I also think that social position ties in to who sees medicine as something that could help them, in the first place. In conducting my research, I spoke to many patients, and they were disproportionately white. Another striking feature was that many were nurses or worked in healthcare bureaucracy. They could speak the language of doctors and did not necessarily have existing skepticism toward medical institutions. This scales all the way up and back again to who the stereotypical ME/CFS patient is. But I will stress that the whiteness of ME/CFS is just that — a stereotype. People of all races (and genders) can get ME/CFS. To not resist this stereotype is to indulge a trope that is reminiscent of polio, to take one example, where Black Americans were not seen as even able to get the disease (historian Naomi Rogers has written about this). Thus, the stereotype makes it even harder for people of color to receive a diagnosis.

[T]he whiteness of ME/CFS is just that — a stereotype. People of all races (and genders) can get ME/CFS. [… T]he stereotype makes it even harder for people of color to receive a diagnosis.

On the one hand, you denounce the “shadow of malingering under which [ME/CFS] is shrouded” due to the lack of a biomarker for its diagnosis; on the other, you stress the potential risks implied in the definition of a biomarker. How can these two aspects be balanced?

Singling out disease entities is both necessary and perilous. It is necessary to unlock the material supports and care that people with ME/CFS require to live their lives, while at the same time, I believe it can be erosive of coalition-building between chronically ill groups. Advocacy focusing on a single disease may help legitimize it in the eyes of biomedicine, but at the end of the day, we are facing a wave of chronic illnesses that is tied not just to a single biomarker, but to larger-scale changes in our environments, food systems, antibiotic use, etc. — what sociologist Hannah Landecker called the biology of history, as our very biologies are shifting under our feet and modulating our immune systems, our guts, etc., but without biomedicine’s ability to fully apprehend its ramifications.

Advocacy focusing on a single disease may help legitimize it in the eyes of biomedicine, but at the end of the day, we are facing a wave of chronic illnesses that is tied not just to a single biomarker, but to larger-scale changes in our environments, food systems, antibiotic use, etc.

I don’t view my work so much as trying to balance these aspects, but rather as trying to explore the real binds biomedicine puts people in. In actuality, we’d have to change a system of divvying up state supports based on who can get an authoritative medical diagnosis or exam, and change our mindset away from scarcity when it comes to disability. I think ME/CFS illuminates the cruel positions that our system of privatized healthcare and gutted social safety net forces people into.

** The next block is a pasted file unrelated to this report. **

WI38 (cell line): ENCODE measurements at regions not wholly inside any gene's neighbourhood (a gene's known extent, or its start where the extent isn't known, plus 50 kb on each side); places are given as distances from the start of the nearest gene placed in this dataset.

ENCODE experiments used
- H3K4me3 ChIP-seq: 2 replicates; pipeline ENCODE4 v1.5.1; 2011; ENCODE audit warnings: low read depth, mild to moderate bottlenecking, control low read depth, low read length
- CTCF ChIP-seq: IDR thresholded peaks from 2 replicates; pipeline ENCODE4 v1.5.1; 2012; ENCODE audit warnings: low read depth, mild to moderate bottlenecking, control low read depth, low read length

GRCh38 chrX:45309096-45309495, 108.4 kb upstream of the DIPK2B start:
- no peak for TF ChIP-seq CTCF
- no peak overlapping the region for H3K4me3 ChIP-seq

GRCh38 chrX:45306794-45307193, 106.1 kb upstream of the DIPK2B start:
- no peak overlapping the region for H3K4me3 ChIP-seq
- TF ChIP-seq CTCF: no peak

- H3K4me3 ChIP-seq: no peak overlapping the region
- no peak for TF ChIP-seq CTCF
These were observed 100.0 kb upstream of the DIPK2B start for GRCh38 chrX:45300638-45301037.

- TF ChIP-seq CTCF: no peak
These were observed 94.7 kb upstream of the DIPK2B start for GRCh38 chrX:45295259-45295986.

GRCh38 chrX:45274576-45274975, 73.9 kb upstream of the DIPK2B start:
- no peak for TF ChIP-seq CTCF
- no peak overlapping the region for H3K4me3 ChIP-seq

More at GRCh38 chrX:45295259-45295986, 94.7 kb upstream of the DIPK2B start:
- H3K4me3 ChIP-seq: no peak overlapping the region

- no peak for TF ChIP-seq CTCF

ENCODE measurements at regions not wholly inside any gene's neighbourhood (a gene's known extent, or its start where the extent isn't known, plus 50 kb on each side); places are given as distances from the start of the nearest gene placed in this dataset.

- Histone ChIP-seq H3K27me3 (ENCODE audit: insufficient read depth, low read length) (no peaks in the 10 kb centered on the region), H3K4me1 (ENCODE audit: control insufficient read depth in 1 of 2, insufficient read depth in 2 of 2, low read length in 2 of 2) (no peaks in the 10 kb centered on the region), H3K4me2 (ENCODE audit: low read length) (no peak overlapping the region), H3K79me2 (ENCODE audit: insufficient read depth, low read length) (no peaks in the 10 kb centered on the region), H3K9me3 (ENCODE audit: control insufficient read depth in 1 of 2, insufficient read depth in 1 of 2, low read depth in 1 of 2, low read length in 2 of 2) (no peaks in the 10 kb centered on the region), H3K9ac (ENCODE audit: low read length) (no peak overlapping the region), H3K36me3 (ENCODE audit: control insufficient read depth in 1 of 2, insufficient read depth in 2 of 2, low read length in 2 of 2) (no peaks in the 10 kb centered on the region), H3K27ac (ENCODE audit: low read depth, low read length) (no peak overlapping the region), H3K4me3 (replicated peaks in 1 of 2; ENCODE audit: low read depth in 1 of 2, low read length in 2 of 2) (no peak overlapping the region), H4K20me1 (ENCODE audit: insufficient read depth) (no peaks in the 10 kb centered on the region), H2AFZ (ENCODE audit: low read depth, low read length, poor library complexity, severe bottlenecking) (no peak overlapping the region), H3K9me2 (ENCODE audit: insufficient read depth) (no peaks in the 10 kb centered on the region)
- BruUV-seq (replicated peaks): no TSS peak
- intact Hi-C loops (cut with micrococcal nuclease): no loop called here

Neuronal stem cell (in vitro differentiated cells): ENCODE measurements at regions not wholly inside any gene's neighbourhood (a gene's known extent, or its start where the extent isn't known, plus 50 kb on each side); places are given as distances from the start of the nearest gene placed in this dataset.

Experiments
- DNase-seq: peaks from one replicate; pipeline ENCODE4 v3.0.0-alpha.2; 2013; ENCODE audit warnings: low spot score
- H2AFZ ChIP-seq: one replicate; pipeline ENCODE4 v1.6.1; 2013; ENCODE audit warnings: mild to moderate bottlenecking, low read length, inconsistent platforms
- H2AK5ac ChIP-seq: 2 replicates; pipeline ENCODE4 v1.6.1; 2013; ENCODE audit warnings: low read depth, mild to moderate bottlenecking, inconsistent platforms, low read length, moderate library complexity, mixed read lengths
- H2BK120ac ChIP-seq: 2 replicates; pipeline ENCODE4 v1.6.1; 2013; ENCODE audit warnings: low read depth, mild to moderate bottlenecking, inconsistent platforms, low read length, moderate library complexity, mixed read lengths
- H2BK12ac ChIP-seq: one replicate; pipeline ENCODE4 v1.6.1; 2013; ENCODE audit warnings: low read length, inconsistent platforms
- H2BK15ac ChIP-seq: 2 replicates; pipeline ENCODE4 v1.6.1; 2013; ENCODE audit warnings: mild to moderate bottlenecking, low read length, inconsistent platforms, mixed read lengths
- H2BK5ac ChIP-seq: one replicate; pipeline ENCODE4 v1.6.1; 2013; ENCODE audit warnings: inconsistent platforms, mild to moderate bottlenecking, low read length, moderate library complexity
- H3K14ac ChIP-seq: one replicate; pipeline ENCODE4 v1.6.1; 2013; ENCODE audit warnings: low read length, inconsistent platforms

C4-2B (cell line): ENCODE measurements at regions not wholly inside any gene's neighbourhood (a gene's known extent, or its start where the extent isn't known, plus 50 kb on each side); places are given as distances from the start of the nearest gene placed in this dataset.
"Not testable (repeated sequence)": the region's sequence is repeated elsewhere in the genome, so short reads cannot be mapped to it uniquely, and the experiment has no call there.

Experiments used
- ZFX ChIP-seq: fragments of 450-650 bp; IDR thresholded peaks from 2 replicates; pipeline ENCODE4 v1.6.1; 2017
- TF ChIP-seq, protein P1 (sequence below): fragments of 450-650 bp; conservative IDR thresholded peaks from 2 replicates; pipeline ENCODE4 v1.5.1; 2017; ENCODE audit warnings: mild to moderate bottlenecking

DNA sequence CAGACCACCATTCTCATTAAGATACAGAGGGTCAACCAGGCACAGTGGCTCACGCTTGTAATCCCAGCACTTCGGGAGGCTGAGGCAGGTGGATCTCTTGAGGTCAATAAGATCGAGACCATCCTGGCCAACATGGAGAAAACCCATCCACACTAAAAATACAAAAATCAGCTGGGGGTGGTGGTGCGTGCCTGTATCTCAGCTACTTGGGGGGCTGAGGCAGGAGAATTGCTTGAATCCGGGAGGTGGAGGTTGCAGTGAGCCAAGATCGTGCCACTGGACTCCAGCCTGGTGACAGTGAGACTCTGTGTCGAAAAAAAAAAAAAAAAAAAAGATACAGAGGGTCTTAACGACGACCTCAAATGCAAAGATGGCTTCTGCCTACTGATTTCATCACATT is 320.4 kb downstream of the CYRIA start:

In your work you elaborate the concept of “recursive debility” in order to explain the mechanism that pushes people affected by ME/CFS outside the sphere of political representation. Do you see recursive debility as specific to chronic fatigue syndrome or as characteristic of a wider marginalization process?

It is part of a wider marginalization process, but I think it is particularly acute when the thing causing debility is shrouded in doubt, and crucially, when it is defined by debilitating exhaustion caused after any form of exertion. Debility sustains itself, becomes “recursive,” because a lack of biomarker sustains doubt, doubt creates societal disinterest, societal disinterest means no research dollars, no research dollars means no treatments, and no treatments means people with ME/CFS cannot move through the social world in the same ways that nondisabled people can. This could be true of other illnesses, as well, particularly ones surrounded by doubt and ones that cause nonspecific symptoms that make participation in public life difficult.

How has the COVID-19 pandemic impacted people affected by ME/CFS?

Back in October 2020, based on observations earlier that year, I wrote that people with ME/CFS were one of few social groups for whom quarantine changed little about their day-to-day lives; they were already accustomed to only leaving the house a few times a month to get groceries, and socializing over Zoom. But as for the pandemic at large, a lot has changed, because then “long COVID” came and the implications of my research multiplied. It’s meant that — suddenly — there actually is societal interest in understanding post-viral syndromes (of which ME/CFS is one). From what I am hearing, ME/CFS activists view this as an opportunity, but they also express frustration. It is an opportunity because the research dollars flowing into long COVID may help understand the mechanisms of ME/CFS, too (people with long COVID are increasingly getting diagnosed as having ME/CFS). Moreover, it’s been actually very inspiring to see the incredible coalition-building between long COVID and ME/CFS activists. And yet, it can be difficult for people with ME/CFS — many of whom have been sick for decades with no sign of relief — to watch this sudden interest. Where was the concern before?

[I]t’s been actually very inspiring to see the incredible coalition-building between long COVID and ME/CFS activists. And yet, it can be difficult for people with ME/CFS — many of whom have been sick for decades with no sign of relief — to watch this sudden interest. Where was the concern before?

It remains to be seen whether developments around long COVID will better the material lives of people with ME/CFS, or with long COVID for that matter. It could end up as another disease of disinterest, or we could see a real change in how chronic illness is treated. I am monitoring this in my research. For the moment, all I can say is that I hope it’s the latter.